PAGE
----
All in all, as research has shown, many of the projected demerits are largely unproven, being mostly speculative and founded upon unfounded apprehensiveness. Live Streaming appears to be the prevailing trend across the globe, as my investigation has shown. Besides, it’s easily seen from this Indian Supreme Court ruling and media the reports around it [see for example, the IAS Toppers report], that as of 2018, India was already being viewed as standing _”alone amongst leading constitutional democracies in not maintaining audio or video recordings or even a transcript of court proceedings, which can be compensated by live stream broadcasting”. Thus, India’s Supreme Court ruling in favour of live streaming was partly targeted at repositioning India to immediately join what was the already seen as the prevailing global positively-impactful trend. Now, if by 2018 India had already considered itself to be lagging behind, which was why it had to quickly queue in, as seen in the Supreme Court ruling, would it not be shocking, strange, and befuddling, even awkward, seeing that some Nigerians still think that even by 2023, Nigeria is not yet ripe for live streaming in our courts, in deserving cases as pointed out above; moreso, considering the positive impacts and numerous advantages of live streaming? This now brings us to a highlight of some of the advantages of such live streaming, to which I now turn my attention.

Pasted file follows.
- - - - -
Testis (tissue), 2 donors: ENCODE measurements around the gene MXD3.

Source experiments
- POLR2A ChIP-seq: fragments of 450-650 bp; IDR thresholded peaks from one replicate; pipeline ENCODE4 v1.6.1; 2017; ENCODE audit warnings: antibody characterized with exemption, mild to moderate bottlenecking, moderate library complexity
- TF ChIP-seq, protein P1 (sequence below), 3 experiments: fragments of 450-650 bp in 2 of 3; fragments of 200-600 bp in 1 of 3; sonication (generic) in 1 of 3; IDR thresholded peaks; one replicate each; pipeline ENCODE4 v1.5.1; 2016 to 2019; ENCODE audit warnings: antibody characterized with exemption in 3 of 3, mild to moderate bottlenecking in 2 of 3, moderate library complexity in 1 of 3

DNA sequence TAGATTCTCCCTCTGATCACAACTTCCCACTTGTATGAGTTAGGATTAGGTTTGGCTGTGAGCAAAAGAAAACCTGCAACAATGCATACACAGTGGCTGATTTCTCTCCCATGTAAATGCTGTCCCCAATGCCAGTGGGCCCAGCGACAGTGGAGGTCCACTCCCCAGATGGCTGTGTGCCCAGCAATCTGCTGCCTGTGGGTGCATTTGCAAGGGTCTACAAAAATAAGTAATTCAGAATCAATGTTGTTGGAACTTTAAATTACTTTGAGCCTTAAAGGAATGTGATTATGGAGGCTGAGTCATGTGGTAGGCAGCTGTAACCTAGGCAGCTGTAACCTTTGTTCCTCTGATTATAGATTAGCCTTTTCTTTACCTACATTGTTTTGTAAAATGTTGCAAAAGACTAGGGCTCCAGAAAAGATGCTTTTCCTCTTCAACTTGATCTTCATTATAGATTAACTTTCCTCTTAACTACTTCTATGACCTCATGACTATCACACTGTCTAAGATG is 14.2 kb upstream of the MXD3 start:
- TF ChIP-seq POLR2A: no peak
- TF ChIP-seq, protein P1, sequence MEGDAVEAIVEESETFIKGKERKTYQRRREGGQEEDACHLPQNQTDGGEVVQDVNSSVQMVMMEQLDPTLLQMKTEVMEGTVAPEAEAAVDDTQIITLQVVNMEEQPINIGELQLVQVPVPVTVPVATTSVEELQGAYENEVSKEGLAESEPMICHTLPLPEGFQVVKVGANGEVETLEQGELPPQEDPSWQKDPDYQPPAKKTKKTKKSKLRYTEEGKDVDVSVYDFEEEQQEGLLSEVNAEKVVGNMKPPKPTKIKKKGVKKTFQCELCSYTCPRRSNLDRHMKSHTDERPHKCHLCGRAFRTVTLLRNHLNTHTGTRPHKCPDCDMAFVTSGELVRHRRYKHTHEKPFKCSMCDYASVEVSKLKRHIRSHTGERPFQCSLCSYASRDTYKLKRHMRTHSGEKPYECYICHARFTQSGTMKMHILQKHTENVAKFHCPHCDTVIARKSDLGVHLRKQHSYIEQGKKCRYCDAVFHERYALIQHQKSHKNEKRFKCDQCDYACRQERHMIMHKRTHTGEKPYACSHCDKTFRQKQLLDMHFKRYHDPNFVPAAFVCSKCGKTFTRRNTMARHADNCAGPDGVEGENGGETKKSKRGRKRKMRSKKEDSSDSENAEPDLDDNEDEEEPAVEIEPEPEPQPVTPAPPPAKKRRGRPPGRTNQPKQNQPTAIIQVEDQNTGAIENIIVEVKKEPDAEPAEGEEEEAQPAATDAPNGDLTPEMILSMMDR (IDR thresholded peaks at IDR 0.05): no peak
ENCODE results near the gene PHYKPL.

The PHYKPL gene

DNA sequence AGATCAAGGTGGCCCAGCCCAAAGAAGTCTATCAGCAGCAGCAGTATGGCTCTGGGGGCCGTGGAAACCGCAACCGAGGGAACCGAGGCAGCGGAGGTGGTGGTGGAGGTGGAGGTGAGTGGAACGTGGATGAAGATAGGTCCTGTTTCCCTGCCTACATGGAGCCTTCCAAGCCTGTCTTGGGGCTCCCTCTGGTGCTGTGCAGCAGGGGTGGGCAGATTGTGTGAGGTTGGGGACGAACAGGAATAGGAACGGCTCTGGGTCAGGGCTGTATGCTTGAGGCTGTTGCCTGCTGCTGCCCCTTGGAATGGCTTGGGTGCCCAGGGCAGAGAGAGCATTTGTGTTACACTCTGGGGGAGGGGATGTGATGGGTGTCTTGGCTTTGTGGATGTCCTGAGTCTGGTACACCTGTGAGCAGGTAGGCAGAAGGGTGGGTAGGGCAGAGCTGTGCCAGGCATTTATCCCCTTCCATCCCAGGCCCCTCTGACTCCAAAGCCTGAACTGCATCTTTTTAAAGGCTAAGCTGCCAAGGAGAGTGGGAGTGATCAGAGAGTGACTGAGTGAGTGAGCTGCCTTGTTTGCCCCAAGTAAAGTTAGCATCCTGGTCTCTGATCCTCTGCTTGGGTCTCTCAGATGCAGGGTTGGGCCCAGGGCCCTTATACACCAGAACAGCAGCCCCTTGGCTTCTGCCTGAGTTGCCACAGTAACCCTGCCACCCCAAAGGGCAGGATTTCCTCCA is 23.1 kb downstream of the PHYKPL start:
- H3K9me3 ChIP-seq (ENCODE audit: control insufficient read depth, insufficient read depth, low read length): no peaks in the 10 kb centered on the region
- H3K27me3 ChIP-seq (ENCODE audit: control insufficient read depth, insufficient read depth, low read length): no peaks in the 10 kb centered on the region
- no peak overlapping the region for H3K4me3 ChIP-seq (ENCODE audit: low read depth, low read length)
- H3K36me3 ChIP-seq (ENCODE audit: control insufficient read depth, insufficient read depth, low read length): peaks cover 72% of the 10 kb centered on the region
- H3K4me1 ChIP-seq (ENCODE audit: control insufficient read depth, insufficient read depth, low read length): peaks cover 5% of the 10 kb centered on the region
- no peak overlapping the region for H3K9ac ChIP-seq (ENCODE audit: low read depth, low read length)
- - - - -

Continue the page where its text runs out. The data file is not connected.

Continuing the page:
- SOME POSITIVE IMPLICATIONS AND ADVANTAGES OF LIVE STREAMING OF JUDICIAL PROCEEDINGS IN SUCH PUBLIC-INTEREST CASES:
(1). LIVE STREAMING PROMOTES ACCOUNTABILITY AND TRANSPARENCY IN JUDICIAL PROCEEDINGS: Live-streaming of court proceedings serves as an instrument for greater accountability and transparency, especially on the part of participants in the judicial proceedings — judges, lawyers, parties and witnesses, etc.
(2). LIVE STREAMING ENHANCES PUBLIC/OPEN ACCESS TO JUSTICE: Live Streaming enhances easy access to court proceedings, for persons who have to otherwise travel long distances to come to the court to watch the proceedings live. According to Indira Jaising, “Live-streaming and videography of the proceedings of court in matters of great public importance is in keeping with the principle of open access to justice and ensure justice is not only done but is seen to be done”. He believes, and I agree, that this would inspire confidence in the functioning of the judiciary as an institution and help maintain the respect that it deserved as a co-equal organ of the state. Om my part, I had cause to make the following observations in one of my published commentaries:
“Access to justice [is] a human right that must respected and could be enforced…. paragraphs 14 and 15 of the United Nations’ Declaration of the High-level Meeting on the Rule of Law recognizes that access to justice is a basic principle of the rule of law in the absence of which people are unable to have their voice heard, exercise their rights, challenge discrimination or hold decision-makers accountable. ‘The Declaration emphasises the right of equal access to justice for all, including members of vulnerable groups, and reaffirmed the commitment of Member States to taking all necessary steps to provide fair, transparent, effective, non-discriminatory and accountable services that promote access to justice for all”.[See: “The Federal High Court (Federal Inland Revenue Service) Practice Directions, 2021 and Questions of (Dis)Respect for Rule of Law, Human Rights and Access to Justice”; 15 June 2021; Lawbreed.blog]